The Intersection of Nationalism and Colonialism: Part One, Canada & The US

As the long weekend came to a close, my fellow Canadians were busy celebrating #Canada150 on July 1st, while my American friends celebrated Independence Day on July 4th. These celebrations got me thinking about why we celebrate and what we are actually celebrating. Is it our national identities? The perception that our country is “the best”? A spotlight on all of the “great” things that our country has done? At times such as these, portrayals of nationalism are shown among many citizens. Many people feel proud for their country and grateful to live in a “civilized,” “responsible,” and “progressive” country in the world. Though I personally believe that the US has a much stronger national identity than Canada, I can’t truly speak for them as I am not from there; therefore, I will be focusing on nationalism in Canada and the links between nationalism and colonialism.

I know many people who feel very proud to live in this country. I, too, am one of those people. Canada embraces multiculturalism and celebrates difference. Yet, because of this diversity, I feel that Canada’s national identity is pretty weak. I mean, sure, we have the stereotypes (Tim Hortons, hockey, the cold, igloos, moose, toques, ‘eh’, etc.), but I personally feel that these stereotypes are not what defines me as Canadian. Rather, I am glad that Canada is a multicultural mosaic where everyone is welcome. I think celebrating this acceptance as our national identity is more important than trying to figure out what “being Canadian” really means.

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However. Canada Day seems to bring out the nationalistic side in all of us, and this #Canada150 was no exception. Celebrating 150 years of living in a diverse, multicultural, accepting country that is setting a good example for the world is something to celebrate. But… What about the rest of it? Are we going to ignore Canada’s colonial past? Are we going to ignore the fact that those who founded this country destroyed the lives of thousands of First Nations peoples, that still suffer to this day? Are we going to ignore the genocide that was carried out against First Nations peoples and culture, such that generational trauma exists and First Nations languages are dying out more and more every day? What about the terribly racist immigration policies that used to exist in Canada, where Canada would only accept immigrants from white, European backgrounds? Are we going to ignore the times when Canada was not kind, accepting, and a good role model to the rest of the world?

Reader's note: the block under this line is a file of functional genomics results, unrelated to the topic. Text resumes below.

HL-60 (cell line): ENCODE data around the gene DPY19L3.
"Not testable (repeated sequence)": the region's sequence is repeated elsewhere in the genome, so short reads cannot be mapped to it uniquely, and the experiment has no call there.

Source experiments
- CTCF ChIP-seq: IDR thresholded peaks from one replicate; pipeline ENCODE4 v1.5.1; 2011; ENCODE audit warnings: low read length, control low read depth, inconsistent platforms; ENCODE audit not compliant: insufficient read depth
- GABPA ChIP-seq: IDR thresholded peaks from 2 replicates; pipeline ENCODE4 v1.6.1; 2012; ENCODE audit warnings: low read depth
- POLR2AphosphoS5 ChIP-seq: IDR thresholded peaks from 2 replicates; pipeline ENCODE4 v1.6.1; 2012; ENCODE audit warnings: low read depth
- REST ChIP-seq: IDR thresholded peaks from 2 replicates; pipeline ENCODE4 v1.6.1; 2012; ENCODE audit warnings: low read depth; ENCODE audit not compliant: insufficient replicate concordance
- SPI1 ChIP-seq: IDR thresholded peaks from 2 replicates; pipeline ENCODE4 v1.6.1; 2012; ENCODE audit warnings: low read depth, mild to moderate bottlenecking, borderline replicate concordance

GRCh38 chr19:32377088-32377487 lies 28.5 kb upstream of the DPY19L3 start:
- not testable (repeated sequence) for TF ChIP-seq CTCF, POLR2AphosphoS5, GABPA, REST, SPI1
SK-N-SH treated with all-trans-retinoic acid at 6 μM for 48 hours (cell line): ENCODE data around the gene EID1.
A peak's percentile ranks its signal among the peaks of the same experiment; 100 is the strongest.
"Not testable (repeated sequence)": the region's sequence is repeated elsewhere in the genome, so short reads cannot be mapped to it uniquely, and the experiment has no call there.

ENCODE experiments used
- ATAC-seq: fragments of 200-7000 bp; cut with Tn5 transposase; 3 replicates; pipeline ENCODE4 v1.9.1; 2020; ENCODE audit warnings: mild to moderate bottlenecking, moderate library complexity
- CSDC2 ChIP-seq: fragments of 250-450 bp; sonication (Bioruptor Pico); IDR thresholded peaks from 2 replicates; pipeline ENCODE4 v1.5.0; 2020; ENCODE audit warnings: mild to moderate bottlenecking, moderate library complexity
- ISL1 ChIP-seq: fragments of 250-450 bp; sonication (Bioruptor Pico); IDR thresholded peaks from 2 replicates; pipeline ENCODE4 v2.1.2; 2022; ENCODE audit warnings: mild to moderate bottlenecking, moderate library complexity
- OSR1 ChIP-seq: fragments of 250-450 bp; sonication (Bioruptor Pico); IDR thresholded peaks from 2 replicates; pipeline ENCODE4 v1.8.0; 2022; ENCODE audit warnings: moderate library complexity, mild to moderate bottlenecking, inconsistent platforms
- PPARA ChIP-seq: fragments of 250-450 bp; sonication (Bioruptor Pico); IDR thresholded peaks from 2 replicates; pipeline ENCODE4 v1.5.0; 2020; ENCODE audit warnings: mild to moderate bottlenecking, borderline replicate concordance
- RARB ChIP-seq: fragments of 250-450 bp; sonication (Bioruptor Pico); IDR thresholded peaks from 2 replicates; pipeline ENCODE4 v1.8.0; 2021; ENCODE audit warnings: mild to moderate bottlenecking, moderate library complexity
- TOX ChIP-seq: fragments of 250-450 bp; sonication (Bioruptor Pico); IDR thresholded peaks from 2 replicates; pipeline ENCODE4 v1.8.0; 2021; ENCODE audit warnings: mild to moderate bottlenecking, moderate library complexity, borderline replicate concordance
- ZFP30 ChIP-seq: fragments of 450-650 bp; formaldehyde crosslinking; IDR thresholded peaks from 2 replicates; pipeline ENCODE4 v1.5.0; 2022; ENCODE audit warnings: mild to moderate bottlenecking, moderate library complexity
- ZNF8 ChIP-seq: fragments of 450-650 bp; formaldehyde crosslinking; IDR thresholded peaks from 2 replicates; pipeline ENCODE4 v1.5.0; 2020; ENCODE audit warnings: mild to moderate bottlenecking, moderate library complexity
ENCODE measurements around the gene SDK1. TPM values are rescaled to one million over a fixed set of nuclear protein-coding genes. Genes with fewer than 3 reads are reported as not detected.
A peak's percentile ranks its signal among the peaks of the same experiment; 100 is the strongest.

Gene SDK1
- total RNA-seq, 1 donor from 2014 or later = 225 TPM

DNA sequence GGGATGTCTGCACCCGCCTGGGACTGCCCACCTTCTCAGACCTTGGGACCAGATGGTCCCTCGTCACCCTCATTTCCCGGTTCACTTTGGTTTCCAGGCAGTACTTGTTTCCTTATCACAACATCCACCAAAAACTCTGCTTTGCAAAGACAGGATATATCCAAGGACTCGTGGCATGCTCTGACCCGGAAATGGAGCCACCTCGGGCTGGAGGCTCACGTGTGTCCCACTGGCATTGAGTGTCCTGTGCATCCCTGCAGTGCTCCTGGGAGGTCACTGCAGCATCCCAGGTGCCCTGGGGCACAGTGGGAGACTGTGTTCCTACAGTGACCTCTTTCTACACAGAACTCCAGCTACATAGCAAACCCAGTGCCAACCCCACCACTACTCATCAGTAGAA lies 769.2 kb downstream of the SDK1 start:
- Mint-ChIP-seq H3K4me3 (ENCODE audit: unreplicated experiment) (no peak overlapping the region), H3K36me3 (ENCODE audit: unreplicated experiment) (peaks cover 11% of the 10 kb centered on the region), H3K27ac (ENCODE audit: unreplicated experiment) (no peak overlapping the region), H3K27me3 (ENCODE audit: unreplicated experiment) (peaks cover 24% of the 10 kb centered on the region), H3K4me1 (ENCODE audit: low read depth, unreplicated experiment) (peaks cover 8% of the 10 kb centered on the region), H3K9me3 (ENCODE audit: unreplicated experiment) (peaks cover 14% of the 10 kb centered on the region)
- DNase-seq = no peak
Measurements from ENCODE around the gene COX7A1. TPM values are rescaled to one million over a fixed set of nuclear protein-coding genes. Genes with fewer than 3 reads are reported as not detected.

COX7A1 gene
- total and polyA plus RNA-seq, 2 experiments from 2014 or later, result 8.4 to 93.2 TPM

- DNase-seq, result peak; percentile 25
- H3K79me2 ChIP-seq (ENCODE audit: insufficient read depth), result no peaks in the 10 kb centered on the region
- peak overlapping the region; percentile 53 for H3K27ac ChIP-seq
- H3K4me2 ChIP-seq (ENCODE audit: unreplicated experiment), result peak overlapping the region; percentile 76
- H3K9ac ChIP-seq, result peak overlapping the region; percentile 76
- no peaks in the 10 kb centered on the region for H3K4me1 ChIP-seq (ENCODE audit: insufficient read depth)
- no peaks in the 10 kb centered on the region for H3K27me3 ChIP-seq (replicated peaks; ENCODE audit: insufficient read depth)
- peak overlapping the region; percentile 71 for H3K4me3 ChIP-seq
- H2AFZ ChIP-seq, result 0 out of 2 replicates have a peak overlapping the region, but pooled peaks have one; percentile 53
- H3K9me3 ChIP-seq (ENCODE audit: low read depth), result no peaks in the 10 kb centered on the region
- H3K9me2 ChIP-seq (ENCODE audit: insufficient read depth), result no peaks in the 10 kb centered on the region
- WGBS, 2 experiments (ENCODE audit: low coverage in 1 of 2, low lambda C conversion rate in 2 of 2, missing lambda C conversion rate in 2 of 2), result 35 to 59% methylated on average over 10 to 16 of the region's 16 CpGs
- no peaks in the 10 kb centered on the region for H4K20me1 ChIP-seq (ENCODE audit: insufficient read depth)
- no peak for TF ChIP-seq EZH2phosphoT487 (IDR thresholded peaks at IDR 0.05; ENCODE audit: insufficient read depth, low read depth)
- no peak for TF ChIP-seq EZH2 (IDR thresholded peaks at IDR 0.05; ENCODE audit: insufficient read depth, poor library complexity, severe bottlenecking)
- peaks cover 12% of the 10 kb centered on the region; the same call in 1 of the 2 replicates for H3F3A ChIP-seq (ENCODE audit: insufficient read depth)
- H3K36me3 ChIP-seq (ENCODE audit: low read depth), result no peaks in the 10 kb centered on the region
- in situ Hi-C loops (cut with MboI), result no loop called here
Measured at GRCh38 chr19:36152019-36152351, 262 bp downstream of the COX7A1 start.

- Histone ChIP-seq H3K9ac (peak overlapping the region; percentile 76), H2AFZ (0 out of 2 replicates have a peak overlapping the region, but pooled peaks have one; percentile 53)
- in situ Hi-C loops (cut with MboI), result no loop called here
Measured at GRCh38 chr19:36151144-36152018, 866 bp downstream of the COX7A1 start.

Yes, Canada has made many strides. Canada has apologized for the trauma created by the residential school systems, the times Canada has turned others away, and negative policies. Canada has expanded its multicultural policies and accepted refugees from around the world. But, it is not enough. Unfortunately, racism, sexism, discriminatory practices, unequal wealth distribution and access to resources, religious persecution, xenophobia, and more all still exist in this country. Canada is a great country, but it is far from perfect, and we must not forget that. We have to be careful about what exactly we are celebrating.

We have come far, but we have further still to go. We cannot forget the past, but must recognize that the past still affects our present, which in turn, impacts our future. The future of this country depends on all of us recognizing our implications in the system and taking responsibility for our actions, taking steps forward to improve communication and living conditions with those around us, increasing our acceptance of others and decreasing negative attitudes to those who might be seen as ‘different’, and ultimately, showing love for the entire human race.

We are all responsible for creating a country that acknowledges its faults and seeks to correct them in a positive way. I encourage all of you to consider how you are implicated in colonialism in Canada and how we can make positive changes moving forward. If you have great ideas about how to do so, let me know in the comments section.

6 responses to “The Intersection of Nationalism and Colonialism: Part One, Canada & The US”

  1. […] Last summer, I also wrote my first critical piece for this blog, discussing nationalism and colonialism in Canada and the US in the wake of our major national holidays. It was exciting to write from a more critical perspective, and I am hoping to continue to do so in the future! You can read all of the details here. […]

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